Amin Maalouf in his book Le Dérèglement du monde, touches upon many points that are still relevant today. Many agrees with the current stage of the disordered world, referring to heightened conflicts, wars, propaganda and clash of civilizations in general. Relatively, there is a growing body of literature that recognizes the refugee issue as one of the consequences of this all. Thus, concentration of this descriptive page is an update to the previous article New Type of Asylum Seekers, which was published by Lithuanian Institute of Geopolitics & Society Shelter ‘Safe House’
One of the side effects of instabilities always have been a mass displacement of people. Today, number of Turkish asylum seekers are dramatically rising. While many Western countries, especially USA and Canada are facing increase in number of Turkish applications. There are few more concrete examples that one can reach. For example, Germany has received the highest magnitude of asylum applications, almost 10.000 of Turkish nationals in last two years reports Frankfurter Allgemeine Zeitung (FAZ). Due to its border, Greece has been an essential corridor for this category of asylums seekers as well but also among them, at least 1,000 Turkish citizens are seeking asylum in Greece, reports National Public Radio. Some luckily reach a safer country to seek asylum but some fail on the way crossing the Aegean Sea or because they were captured before they wanted to escape from Turkey.
Another favored country by Turkish asylum applicants is Belgium. Following July 2016, more than 1000 asylum applications were submitted to Belgian authorities. “These are mostly highly qualified people” says local paper. In its report, European Migration Network (EMN), Norway saw a clear increase from 1-4 applicants per month before the attempted coup to 4-28 applicants. If, taking into account the number of applicants that came after the attempted coup, the total number of Turkish applicants in 2016 was the same as in 2015 (89 applicants both years). These numbers are higher than in 2014 (52 applicants) but lower than in 2015 (96 applicants). In Finland however, around 200 asylum applications from Turkish nationals were submitted mainly aftermath of failed coup attempt and 70% of which has been granted refugee status while the rest is waiting for decision.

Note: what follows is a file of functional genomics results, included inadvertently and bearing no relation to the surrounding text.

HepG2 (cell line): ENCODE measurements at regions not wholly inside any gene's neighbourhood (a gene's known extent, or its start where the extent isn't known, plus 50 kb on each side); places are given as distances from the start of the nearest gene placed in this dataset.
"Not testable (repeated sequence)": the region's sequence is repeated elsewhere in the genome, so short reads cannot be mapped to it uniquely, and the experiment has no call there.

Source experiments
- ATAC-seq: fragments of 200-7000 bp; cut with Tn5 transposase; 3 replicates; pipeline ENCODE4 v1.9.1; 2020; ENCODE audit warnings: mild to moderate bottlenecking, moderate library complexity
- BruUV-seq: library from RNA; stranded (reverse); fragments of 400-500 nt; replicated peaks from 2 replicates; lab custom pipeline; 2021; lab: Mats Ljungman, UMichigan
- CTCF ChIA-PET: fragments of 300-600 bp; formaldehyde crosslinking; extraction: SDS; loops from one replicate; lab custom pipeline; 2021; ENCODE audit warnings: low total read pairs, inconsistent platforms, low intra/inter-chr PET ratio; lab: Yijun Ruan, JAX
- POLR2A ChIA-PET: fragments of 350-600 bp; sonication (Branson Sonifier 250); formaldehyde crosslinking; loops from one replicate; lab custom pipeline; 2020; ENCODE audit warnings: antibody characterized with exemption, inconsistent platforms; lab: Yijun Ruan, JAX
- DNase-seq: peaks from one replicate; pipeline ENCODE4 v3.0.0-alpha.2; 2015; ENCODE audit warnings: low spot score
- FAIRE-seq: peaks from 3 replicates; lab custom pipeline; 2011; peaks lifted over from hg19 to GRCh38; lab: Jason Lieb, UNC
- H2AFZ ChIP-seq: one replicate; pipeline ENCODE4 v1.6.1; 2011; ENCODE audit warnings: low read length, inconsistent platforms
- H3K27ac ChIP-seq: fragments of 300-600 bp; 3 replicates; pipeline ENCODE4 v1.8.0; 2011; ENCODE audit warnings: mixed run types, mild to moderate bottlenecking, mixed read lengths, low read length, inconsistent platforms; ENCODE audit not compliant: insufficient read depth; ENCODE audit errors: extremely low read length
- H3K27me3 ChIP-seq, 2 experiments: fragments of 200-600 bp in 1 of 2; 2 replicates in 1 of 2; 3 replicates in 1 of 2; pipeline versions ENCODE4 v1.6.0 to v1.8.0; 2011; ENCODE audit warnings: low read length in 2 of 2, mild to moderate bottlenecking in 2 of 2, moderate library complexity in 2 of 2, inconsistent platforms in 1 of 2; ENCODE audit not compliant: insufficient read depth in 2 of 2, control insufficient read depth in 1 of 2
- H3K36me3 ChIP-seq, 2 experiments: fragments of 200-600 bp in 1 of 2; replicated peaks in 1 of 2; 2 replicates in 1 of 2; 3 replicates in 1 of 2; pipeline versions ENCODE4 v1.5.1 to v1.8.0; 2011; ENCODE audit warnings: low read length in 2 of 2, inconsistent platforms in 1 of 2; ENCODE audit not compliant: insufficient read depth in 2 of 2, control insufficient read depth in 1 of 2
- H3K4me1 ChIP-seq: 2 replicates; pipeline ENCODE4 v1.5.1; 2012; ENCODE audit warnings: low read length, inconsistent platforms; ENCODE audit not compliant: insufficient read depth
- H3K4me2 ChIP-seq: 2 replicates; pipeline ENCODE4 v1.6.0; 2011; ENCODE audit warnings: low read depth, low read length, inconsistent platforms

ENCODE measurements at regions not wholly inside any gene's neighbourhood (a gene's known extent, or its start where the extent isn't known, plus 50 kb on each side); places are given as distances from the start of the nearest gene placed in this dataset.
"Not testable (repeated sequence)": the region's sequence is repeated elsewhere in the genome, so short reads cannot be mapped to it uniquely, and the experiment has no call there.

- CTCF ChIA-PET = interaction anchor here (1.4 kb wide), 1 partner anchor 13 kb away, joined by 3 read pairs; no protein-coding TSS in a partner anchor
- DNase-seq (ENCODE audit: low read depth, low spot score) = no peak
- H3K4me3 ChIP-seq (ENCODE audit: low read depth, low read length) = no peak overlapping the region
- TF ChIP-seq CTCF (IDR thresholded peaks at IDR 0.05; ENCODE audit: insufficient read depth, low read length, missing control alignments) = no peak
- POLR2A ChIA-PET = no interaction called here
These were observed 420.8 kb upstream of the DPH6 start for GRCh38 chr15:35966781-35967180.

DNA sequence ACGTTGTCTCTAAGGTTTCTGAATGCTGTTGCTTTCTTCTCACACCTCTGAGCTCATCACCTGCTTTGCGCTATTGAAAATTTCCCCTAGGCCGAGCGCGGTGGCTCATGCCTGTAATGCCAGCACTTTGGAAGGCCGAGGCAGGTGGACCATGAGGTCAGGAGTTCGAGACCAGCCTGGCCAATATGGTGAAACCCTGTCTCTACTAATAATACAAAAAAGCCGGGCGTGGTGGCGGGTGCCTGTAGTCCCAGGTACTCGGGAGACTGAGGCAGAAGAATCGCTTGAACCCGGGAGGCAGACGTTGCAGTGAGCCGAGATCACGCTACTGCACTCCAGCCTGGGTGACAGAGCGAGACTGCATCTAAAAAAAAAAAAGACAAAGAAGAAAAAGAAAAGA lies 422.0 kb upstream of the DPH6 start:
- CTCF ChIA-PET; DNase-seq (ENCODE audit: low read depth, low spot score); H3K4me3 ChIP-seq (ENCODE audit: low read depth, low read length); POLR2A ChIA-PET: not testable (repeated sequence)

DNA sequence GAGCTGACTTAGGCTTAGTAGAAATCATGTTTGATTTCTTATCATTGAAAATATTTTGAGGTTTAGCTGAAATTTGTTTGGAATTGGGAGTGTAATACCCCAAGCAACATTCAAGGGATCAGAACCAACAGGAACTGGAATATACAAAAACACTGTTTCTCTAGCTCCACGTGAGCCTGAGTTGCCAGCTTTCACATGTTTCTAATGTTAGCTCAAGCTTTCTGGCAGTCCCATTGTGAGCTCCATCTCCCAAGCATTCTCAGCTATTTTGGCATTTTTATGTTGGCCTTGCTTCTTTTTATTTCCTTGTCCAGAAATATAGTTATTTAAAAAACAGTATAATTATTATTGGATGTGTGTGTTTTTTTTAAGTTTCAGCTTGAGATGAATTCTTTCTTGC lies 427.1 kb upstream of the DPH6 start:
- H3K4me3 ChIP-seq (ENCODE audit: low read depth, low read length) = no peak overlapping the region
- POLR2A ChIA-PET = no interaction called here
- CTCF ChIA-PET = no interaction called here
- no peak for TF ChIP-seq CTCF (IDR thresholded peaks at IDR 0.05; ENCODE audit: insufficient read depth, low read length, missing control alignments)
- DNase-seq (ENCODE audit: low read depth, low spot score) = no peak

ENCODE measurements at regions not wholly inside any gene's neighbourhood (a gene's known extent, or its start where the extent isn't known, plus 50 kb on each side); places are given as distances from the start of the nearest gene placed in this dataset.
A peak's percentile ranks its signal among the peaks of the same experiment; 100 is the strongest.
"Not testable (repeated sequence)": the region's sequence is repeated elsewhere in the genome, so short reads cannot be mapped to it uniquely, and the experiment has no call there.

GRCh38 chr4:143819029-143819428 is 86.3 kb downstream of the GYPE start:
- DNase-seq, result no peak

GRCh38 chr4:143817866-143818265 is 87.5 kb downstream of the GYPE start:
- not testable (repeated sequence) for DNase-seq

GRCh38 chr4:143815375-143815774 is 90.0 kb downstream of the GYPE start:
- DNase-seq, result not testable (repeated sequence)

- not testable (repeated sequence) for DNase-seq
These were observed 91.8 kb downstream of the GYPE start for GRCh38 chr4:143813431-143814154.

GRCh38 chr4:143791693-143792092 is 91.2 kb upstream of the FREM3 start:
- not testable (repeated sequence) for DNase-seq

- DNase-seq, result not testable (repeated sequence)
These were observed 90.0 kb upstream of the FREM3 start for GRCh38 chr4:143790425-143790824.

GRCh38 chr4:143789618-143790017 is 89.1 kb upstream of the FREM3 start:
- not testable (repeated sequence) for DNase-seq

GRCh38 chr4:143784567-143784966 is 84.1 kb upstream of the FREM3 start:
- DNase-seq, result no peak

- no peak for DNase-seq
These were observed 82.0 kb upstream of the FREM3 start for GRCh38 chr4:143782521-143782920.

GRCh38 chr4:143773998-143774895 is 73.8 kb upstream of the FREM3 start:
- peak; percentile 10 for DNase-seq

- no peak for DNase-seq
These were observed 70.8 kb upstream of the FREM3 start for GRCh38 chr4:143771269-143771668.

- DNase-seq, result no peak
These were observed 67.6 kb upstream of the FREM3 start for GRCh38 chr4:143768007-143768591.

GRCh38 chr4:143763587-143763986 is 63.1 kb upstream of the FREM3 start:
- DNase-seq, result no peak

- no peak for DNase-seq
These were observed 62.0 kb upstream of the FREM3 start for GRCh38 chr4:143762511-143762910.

Small Baltics states are not exception. In Lithuania, there were 17 applications from which 13 was granted a refugee status in three month while four other is in process says the representative of an NGO based in Lithuania working with immigrant’s integration process. In Latvia, 14 from 14 applications from Turkish nationals referring to post coup purges were granted a refugee status reports Office of Citizenship and Migration Affairs (OCMA).
In conclusion, refugees are mostly worried for the rest of their families left back, and for their future in totally a new destination for some. It is certain that some of them rely on governmental support initially. In some countries, these refugees are living off their savings, some are working in ordinary places, some are unable to work unless they are granted asylum or a residency permit. A few have enough money to buy property or invest in to another business. In certain countries, they have been able to lead NGO’s while others, for instance, journalists by profession has established news websites in their host society. Most of them are proceeding with the language of the receiving society and dedicated to acculturate. It is also certain that the magnitude will only increase, it is only matter of time or a major change in Turkey that is not predicted.